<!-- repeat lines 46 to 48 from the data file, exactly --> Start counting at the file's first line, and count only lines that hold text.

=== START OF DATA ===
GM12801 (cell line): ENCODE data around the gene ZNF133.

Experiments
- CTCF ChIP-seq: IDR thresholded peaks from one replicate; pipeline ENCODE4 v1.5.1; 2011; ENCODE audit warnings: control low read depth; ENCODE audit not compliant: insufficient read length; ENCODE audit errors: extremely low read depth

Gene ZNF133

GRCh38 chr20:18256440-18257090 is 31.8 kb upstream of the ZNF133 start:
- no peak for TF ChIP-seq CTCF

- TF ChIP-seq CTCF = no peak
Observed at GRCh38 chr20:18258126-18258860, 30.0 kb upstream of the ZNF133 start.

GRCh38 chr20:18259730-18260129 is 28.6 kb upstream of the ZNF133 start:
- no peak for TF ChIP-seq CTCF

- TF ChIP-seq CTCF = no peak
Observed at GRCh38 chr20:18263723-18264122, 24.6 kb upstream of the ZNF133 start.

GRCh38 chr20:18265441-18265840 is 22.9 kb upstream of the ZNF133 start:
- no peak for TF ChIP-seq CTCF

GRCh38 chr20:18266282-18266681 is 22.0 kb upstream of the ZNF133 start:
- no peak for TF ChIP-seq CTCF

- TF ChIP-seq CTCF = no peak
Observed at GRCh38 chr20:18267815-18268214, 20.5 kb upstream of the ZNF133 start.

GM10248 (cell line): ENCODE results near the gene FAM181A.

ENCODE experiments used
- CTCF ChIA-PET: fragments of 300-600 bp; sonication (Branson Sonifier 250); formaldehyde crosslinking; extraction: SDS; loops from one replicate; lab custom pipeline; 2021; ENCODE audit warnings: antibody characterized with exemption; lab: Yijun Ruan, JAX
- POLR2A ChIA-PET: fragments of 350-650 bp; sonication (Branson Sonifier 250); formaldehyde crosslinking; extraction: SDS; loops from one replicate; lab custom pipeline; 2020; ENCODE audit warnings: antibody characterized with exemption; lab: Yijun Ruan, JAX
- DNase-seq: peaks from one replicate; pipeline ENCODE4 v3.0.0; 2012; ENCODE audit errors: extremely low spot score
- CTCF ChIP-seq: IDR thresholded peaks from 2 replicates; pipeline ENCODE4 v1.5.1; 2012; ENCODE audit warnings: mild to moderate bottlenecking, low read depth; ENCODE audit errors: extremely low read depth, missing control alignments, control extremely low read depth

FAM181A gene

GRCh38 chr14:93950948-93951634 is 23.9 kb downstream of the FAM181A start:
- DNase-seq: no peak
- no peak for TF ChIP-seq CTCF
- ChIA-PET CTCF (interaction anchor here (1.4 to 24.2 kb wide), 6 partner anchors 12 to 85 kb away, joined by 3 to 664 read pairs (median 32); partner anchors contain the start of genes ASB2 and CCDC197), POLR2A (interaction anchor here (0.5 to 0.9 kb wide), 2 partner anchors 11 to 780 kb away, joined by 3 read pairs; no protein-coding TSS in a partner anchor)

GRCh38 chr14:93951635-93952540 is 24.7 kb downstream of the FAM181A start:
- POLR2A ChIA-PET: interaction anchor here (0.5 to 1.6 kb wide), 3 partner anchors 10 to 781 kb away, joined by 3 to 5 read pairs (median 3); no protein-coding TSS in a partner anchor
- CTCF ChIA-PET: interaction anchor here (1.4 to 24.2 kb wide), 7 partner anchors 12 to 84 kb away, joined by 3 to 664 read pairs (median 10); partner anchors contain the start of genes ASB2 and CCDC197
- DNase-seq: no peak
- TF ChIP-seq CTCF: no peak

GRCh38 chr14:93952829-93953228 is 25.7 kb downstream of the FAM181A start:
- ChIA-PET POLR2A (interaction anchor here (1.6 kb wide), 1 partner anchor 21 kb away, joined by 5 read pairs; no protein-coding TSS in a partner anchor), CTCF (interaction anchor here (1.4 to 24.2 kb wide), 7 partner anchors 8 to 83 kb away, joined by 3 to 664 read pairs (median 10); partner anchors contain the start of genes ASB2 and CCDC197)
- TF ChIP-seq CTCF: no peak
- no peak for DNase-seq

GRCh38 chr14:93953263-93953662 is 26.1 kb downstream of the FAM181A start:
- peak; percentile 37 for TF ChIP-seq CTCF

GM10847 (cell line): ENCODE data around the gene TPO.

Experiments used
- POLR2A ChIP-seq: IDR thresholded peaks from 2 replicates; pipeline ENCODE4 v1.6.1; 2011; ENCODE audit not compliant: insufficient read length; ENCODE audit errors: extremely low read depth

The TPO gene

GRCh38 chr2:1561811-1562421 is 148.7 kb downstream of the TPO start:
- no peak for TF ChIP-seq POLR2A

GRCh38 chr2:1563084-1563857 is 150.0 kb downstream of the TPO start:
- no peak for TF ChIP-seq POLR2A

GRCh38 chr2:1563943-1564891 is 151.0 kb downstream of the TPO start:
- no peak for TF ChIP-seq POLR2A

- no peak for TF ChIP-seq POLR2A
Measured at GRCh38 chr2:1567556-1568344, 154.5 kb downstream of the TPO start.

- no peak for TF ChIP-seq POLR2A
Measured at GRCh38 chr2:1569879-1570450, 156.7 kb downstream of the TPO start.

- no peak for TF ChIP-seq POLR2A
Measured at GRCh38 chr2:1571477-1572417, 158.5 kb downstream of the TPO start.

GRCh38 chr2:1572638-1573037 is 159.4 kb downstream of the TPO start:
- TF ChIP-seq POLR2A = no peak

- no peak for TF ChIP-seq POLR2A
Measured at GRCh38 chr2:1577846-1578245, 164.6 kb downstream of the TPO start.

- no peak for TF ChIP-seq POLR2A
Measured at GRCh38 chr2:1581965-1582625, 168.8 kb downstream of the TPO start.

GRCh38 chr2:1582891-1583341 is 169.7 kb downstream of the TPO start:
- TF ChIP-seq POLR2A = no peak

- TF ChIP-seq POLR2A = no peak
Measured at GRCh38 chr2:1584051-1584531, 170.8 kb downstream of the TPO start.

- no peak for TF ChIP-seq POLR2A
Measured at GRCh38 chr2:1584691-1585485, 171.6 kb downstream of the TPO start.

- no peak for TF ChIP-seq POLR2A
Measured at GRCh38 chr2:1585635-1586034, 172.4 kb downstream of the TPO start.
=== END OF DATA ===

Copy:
- no peak for TF ChIP-seq POLR2A

GRCh38 chr2:1563084-1563857 is 150.0 kb downstream of the TPO start:
- no peak for TF ChIP-seq POLR2A